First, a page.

You're Not A Real Writer
"You're not a real writer. How can you call yourself a writer when you don't even have a book published? Just because you like to write doesn't mean you're a writer. I'd say you're more of a wannabe writer."
I had to pick my jaw up off the floor as I listened to Anonymous Superior Person pontificate. "When you're published, then you can call yourself a writer."
OK, I'm not Toni Morrison or Jane Austen (yet) but let me get this straight - If someone puts disparate words together in an effort to tell a story that speaks to the heart and soul, they're not a writer?
They're only a writer if what they write is available in hardback for $24.00 at Barnes & Noble?
What kind of snobby, short-sighted kind of thinking is that? Granted, I have a looser definition of who's a writer and who isn't. I don't believe a writer necessarily has to be published to be a writer. After all, I've heard so many tales about writers who shopped manuscripts around for years -- years of rejection -- and then one day, someone said yes, I'll publish your book. That person was still a writer for all those years that he or she crafted their book and tried to sell it.
I write both non-fiction and fiction. I get paid for the non-fiction these days. I'm really really happy about that -- but what I also want is to finish the fiction and get paid for those stories. After all, those are the ones that meander through my subconsciousness the most. I think about my characters like they're real people, real friends of mine. What will they do next is always the question in my mind.
What holds me back the most as a fiction writer - heck, as a writer, period? Self-censorship. I worry overmuch that people will disapprove of what I write... folks I know already don't like some of the things I write about in this space, and they let me know it.
Having the "I don't think you should've written that" conversation is difficult. I don't want to hurt people but also feel like I need to be able to make the decision to write what I need to write, what I want to write. It probably comes off as selfish.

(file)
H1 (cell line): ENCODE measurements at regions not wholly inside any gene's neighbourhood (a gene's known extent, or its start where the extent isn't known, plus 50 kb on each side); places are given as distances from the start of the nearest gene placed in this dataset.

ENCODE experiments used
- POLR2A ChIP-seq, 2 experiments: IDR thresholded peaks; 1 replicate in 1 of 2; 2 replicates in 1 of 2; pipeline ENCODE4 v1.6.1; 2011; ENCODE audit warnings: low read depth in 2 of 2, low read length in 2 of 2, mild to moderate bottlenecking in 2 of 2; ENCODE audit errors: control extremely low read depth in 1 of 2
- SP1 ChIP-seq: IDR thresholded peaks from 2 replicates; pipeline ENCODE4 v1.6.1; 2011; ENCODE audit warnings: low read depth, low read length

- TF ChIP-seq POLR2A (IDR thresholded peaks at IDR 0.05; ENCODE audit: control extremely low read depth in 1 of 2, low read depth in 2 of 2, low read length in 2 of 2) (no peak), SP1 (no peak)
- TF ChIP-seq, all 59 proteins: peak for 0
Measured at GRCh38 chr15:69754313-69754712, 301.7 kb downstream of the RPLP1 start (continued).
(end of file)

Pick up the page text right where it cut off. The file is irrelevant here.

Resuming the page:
I've become much more assertive in letting people know they don't have a say in what I do or don't write about, how I write it, or where I write it. And they don't have the right to tell me if I'm a writer or not.
Only a few people I know actively encourage me and ask me about my fiction writing. I'm grateful for them. Very, very grateful. They provide a morale boost when I get overwhelmed by my fears about writing. They give me that encouragement I need when I feel down after mulling over the racism and sexism in the publishing industry and how female writers and writers of color have extra hurdles to conquer... good grief, that's a depressing subject if there ever was one!
But I'm not going to stop writing. Not ever. Not even when people try to tell me I'm not a real writer.
I know you've been there - those awful conversations you have where you realize the person you're talking to is angry, bitter, unhappy in their own lives, jealous, or lacking their own creative outlet, and they feel the need to try to bring you down. Sigh.
As I stood there trying to piece together a polite response to Anonymous Superior Person's statements, I realized something that made my anger dissipate just a little bit.
Anonymous Superior Person isn't a writer and so can't possibly understand the feeling that many writers share - If we don't write, we're not whole people. We're dysfunctional, we're unhappy, we're total asshats. You WANT us to have access to a keyboard, pen or paper because otherwise, we're unbearable.
Non-writers don't care if they never have to write again. For them, writing is a chore and they associate it with those awful English composition classes from high school and college.
Since writing's not something they love, they think of it solely in terms of status. Are you published? Are you paid?
Non-writers don't understand that ultimately, writing isn't about publishing or payment status. It's about connecting to your soul, and using words to connect to the soul of the reader.
I forgive you, Anonymous Superior Person, for your thoughtlessness, but trust me, when I am a published fiction novelist, I'll make sure to never ever dedicate a book to you.
photo courtesy of Flickr user shindohd